“SPACE DANCE IN THE TUBE, EXPERIENCE AND EXPRESSION” – HOW TO GET BACK THE KINETIC SENSE, HOW TO EXPRESS THE UNITY IN THE SPACE

2 03 2009

By FUKUHARA TETSURO

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“Space Dance in the Tube” is an exhibition, a workshop, and a performance with a new communication based on the whole body to get an awareness about the familiar relationship between the body and the space.. Now we have 6 spaces for this project using by 6 tubes, “Space for Balance”, “Space for Darkness”, “Space for Light”, “Space for Play Tag”, “Space for Posture”, and “Space for Real & Virtual.” We think that this project is very useful for scientific education, communication, experience of art & science, new experience of rehabilitation, developing a health.

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Yuichi Takayanagi, Director of Tama Science Museum, Ex-Commentator of NHK TV

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ARTISTIC PROPOSALS ON CULTURAL APPLICATION OF JEM 2009 ISS ART EXPERIMENT PROGRAM

2 03 2009

By TAKURO OSAKA

“If I were to create art in space, it would be composed of light.” Souichi Noguchi, the Japanese astronaut, commented after the STS-114 mission to artists at a debriefing session held at Tokyo National University of Fine Arts & Music in October 2005. He stated that through his visual experience in outer space, he felt that light had an artistic
potential in space. The statement was a great inspiration for me as a creator of light art and as a professional who conducts studies on space and art, and gave me the opportunity to write this paper. (Mission Debriefing Session by Astronaut Noguchi, 2005)

In 2008, when the Japanese Experiment Module (JEM) “KIBO” will be docked to the ISS (International Space Station), the pilot mission for artistic experiments will begin. Prior to this mission, since 1996, JAXA (Japan Aerospace Exploration Agency) has been conducting research on the effective application of cultural-social sciences to JEM, and since 2000, has carried out experiments pursuing the theme “Potential of Art in Space”.

The artistic experiments in the space shuttle by astronauts Doi (STS-87 Mission, 1997) and Noguchi (STS-114 Mission, 2005) are from this project. The present paper will report on the artistic experiments that started in 2000 and introduce the designs of the art pilot mission to be launch in 2008, and discuss the potential of art in space.

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THE MACHINES ABOVE US: AN OVERVIEW OF THE ‘CELESTIAL MECHANICS’ NEW MEDIA ARTWORK

2 03 2009

By SCOTT HESSELS

1 Image 1: Low Earth-orbiting Satellites

INTRODUCTION

The mechanical chaos above our heads affects us directly in an astounding array of ways. The technologies we take for granted, as banal as the GPS in our cars and our mobile phones, are nearly all airborne. Our communications, our media, our military, our science, our security, and our safety are all tied to mechanical superstructures drifting silently above us. Although we can’t see them or touch them, they too are part of what N. Katherine Hayles describes as the post-human tendency to physically extend ourselves through technology.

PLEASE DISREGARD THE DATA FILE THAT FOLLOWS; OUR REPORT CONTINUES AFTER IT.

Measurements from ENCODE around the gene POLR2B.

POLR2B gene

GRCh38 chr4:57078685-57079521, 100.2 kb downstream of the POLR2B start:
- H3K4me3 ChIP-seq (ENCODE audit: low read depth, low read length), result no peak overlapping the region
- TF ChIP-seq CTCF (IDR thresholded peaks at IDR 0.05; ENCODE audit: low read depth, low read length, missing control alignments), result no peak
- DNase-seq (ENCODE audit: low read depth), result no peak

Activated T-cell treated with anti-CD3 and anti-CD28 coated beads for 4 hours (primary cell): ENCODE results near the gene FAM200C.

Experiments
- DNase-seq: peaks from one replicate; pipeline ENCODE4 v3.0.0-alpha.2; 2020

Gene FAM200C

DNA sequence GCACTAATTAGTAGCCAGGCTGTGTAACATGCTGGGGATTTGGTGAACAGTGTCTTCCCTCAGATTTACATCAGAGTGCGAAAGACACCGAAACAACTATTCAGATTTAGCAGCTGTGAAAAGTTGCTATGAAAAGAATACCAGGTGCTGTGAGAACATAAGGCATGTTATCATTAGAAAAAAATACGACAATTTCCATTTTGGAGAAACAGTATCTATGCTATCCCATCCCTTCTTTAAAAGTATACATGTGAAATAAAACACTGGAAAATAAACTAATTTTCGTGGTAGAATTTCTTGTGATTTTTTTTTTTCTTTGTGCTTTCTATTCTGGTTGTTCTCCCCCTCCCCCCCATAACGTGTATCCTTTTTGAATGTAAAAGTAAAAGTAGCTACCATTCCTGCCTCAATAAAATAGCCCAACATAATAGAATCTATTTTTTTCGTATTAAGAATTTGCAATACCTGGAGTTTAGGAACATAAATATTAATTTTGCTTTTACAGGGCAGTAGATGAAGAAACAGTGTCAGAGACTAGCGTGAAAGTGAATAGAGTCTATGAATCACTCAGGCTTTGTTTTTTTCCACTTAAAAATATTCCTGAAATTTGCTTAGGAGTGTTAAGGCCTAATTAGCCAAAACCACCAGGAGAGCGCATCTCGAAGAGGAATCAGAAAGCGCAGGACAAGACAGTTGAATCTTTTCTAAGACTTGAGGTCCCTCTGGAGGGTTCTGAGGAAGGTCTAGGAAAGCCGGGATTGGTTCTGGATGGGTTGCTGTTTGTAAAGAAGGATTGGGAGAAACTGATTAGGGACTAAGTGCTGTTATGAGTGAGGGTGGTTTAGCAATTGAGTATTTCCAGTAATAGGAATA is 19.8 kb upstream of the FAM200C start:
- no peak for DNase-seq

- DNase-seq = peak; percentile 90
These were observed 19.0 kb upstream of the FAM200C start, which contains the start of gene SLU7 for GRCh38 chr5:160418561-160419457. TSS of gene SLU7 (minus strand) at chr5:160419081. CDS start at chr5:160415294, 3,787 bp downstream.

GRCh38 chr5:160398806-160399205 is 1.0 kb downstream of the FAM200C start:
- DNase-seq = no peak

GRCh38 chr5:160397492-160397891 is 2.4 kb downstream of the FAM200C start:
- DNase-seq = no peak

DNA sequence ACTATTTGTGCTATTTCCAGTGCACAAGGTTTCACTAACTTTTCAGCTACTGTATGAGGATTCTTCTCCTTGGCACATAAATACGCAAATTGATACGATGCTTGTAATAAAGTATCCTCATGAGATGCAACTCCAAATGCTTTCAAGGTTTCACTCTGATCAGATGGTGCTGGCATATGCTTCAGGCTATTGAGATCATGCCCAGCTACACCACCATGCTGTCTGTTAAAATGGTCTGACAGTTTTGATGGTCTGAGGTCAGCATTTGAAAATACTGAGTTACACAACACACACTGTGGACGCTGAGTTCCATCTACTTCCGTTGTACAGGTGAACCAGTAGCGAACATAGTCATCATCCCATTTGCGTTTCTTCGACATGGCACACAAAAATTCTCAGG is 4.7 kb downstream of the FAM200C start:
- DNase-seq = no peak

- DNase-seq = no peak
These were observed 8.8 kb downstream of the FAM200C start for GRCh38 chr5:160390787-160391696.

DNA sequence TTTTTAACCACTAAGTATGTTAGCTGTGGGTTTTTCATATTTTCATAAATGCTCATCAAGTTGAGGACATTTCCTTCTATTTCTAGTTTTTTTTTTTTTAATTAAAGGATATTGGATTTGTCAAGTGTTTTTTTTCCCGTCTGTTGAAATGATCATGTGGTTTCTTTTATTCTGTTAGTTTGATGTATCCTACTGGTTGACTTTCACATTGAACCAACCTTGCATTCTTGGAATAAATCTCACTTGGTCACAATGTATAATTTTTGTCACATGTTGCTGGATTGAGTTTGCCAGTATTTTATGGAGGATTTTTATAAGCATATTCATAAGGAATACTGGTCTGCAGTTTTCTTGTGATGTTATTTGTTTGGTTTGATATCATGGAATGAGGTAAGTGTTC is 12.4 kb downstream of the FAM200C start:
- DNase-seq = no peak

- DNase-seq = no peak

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LIMITS OF COGNITION: ARTISTS IN THE DARK UNIVERSE

1 03 2009

By ROGER F MALINA

Discoveries in cosmology reveal that 97% of the energy and matter content of the universe is in a form that is of an unknown nature, called dark matter and dark energy. For all of human history, our species has been studying only the same kind of matter that it is made of (baryonic matter), and this matter and energy is a minor constituent of the world. The human senses are very badly designed to investigate the total content of the world.

Science and technology have led to the development of a large range of different kinds of instruments to allow us to perceive parts of the world below the thresholds of our unaided senses. Other kinds of instruments allow us to access parts of the world that emit energy of a kind that our senses cannot even detect in principle. There seems to be an innate human urge to continue exploring current limits of our perceptual systems, building new cognitive territories. Such a urge would presumably have survival advantages for the human species resulting in a selective advantage during human pre-history. Now they provide the ground for development of new human cultures.

The role of artists is essential in helping us develop the kinds of intuitions, new metaphors, explanatory concepts, and linguistic elements that are needed as we explore the new extreme territories, from micro to macro scale. As scientists continue to extend the limits of perception and cognition, artists have an important role in shaping the science of the future and new possibilities for art-science collaboration exist..

New generations of artists are sufficiently trained in science to begin to contribute actively to the exploration of these extreme environments. Artists in residence, such as the one co sponsored by the Leonardo organization at the Space Sciences Laboratory of the University of California, Berkeley, are helping to provide platforms for new art-science collaborations. Through such collaborations we can imagine that the experience of extreme environments will become culturally appropriated with the development of new languages, analogical and metaphorical frameworks and indeed new intuitions that will frame our imagination and artistic and scientific futures.

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NORMAL TO AN ABNORMAL DEGREE